The U.S. Conference of Catholic Bishops sent letters to members of Congress on Saturday urging lawmakers to vote against the healthcare reform bill unless fixes are made on the bill's language regarding federal funding of abortions.

The letter, signed by Cardinal Daniel DiNardo of Galveston-Houston, chairman of the Committee on Pro-Life Activities, Bishop William Murphy of Rockville Centre, New York, chair of the Committee on Domestic Justice and Human Development, and Bishop John Wester of Salt Lake City, chair on the Committee on Migration, was posted on the USCCB's website Saturday evening.

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"The Senate bill extends abortion coverage, allows federal funds to pay for elective abortions (for example, through a new appropriation for services at Community Health Centers that bypasses the Hyde amendment), and denies adequate conscience protection to individuals and institutions," the letters states in explaining the reasons for the bishops' opposition.

"...Despite claims to the contrary, the status quo prohibits the federal government from funding or facilitating plans that include elective abortion. The Senate bill clearly violates this prohibition by providing subsidies to purchase such plans. The House bill provided that no one has to pay for other people’s abortions, while this Senate bill does not. While the Senate provides for one plan without abortion coverage in each exchange, those who select another plan in an exchange to better meet the special needs of their families will be required to pay a separate mandatory abortion fee into a fund exclusively for abortions. This new federal requirement is a far more direct imposition on the consciences of those who do not wish to pay for the destruction of unborn human life than anything currently in federal law."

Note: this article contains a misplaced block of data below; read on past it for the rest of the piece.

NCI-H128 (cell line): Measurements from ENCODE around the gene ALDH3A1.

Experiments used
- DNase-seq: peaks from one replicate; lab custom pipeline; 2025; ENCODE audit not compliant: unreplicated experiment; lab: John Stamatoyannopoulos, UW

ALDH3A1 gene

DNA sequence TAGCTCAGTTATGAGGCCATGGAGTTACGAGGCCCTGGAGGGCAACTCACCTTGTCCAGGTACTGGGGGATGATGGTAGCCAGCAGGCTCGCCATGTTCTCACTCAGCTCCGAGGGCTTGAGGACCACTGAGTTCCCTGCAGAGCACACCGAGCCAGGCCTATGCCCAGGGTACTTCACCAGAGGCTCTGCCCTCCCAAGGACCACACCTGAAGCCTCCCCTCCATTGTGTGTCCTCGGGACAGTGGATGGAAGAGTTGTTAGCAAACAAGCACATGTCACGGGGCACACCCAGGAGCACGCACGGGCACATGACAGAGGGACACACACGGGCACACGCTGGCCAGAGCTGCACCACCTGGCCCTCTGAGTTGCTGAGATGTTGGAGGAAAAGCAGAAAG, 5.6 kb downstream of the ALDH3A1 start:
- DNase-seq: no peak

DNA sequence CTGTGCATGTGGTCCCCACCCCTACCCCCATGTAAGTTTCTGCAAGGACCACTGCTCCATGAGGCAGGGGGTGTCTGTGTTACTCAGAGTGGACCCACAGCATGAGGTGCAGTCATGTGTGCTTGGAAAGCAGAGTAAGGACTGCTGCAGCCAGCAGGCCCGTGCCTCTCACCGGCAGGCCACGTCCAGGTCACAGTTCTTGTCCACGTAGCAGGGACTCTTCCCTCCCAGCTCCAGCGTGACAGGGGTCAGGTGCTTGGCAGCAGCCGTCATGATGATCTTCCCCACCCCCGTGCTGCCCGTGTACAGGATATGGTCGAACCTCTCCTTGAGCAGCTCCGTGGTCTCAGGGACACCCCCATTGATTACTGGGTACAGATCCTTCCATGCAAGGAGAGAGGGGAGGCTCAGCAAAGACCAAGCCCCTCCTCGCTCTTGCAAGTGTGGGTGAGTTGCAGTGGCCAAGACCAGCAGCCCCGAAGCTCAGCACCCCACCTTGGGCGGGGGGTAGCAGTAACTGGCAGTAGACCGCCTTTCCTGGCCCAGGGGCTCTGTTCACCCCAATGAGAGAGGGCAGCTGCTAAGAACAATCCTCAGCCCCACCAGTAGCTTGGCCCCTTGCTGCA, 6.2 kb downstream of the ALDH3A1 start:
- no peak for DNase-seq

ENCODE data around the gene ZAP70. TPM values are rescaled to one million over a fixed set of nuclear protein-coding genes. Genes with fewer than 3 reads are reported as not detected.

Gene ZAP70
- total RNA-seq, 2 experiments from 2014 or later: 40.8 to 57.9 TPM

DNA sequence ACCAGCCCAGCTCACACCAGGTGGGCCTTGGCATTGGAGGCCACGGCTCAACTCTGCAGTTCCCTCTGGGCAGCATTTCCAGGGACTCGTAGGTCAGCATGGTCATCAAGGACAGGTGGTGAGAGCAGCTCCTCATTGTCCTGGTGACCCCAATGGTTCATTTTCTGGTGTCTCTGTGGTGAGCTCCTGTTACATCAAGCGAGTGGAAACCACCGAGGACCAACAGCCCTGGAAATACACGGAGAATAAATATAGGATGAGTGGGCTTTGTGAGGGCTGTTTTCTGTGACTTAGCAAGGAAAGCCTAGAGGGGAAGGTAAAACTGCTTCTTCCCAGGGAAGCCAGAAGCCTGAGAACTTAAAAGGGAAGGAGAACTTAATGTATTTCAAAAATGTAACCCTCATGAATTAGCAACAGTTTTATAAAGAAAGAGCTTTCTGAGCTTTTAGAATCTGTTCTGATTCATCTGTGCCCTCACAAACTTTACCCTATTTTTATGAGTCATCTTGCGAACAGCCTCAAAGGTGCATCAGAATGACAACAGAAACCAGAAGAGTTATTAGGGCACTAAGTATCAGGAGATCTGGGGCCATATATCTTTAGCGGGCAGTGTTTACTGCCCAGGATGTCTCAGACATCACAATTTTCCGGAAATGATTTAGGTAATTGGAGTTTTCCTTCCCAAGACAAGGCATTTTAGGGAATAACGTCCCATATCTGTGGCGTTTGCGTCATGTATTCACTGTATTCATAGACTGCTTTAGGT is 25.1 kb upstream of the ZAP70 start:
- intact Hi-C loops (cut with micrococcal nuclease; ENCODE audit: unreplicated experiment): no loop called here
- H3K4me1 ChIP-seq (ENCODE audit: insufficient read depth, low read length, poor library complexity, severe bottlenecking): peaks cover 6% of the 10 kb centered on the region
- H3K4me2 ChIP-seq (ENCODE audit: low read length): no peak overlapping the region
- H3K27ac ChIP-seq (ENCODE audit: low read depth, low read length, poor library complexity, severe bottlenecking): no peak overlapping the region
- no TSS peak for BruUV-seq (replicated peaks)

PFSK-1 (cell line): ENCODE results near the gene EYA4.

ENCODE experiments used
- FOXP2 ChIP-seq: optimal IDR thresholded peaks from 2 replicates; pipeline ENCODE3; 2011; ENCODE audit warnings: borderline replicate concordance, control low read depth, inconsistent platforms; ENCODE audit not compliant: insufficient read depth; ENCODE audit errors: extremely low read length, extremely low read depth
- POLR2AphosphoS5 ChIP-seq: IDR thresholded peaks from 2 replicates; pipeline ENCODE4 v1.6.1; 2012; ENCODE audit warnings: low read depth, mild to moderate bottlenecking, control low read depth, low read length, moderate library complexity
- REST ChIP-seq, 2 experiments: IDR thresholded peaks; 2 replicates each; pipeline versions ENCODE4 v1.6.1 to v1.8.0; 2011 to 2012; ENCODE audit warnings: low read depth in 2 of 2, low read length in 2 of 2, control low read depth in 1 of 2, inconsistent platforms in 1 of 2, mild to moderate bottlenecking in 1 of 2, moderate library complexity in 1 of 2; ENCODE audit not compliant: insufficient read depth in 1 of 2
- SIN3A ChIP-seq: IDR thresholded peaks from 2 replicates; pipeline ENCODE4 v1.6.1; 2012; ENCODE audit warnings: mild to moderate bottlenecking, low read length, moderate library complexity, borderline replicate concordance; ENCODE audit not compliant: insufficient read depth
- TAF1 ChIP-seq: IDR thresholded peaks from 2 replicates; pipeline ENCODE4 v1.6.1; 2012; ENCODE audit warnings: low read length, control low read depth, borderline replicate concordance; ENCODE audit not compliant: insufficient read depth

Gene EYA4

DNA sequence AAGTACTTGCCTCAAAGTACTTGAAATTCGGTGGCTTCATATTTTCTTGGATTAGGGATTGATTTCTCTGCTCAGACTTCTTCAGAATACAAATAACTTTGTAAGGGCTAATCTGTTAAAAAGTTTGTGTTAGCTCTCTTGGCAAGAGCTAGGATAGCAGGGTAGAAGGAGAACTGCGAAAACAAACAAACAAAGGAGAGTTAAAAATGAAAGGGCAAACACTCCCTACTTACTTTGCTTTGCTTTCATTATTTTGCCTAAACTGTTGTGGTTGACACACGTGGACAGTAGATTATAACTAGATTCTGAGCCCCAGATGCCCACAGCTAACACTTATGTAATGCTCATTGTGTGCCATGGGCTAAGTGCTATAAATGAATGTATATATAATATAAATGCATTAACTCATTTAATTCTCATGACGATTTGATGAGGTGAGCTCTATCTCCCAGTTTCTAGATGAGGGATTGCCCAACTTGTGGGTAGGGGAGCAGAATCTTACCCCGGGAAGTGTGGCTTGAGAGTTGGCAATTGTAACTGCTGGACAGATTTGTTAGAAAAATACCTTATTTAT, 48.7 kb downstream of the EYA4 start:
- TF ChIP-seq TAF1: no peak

While siding with Rep. Bart Stupak (D-Mich.) and his allies on abortion language, the bishops also sided with the Hispanic Caucus in its problem with the bill.

"The Senate bill would not only continue current law that denies legal immigrants access to Medicaid for five years, but also prohibit undocumented immigrants from buying insurance for their families in the exchanges using their own money," the letter adds. "These provisions could leave immigrants and their families worse off, and also hurt the public health of our nation."

The letter accuses Democratic leadership of "ignoring the pleas of pro-life members" when it comes to the bill's abortion language.

"With deep regret, but clear in our moral judgment, we are compelled to continue to urge House members to oppose the Senate bill unless these fundamental flaws are remedied."

The bishops' letter comes after the Catholic Health Association of the United States issued a March 11 letter urging support of healthcare reform, and after Network, a social-justice-oriented group of Catholic nuns, came out backing the bill. That was followed by a March 18 statement from the president of the Council of Major Superiors of Women Religious on behalf of the membership (representing 20 percent of nuns in the U.S.) saying that the bill was inadequate in its abortion language.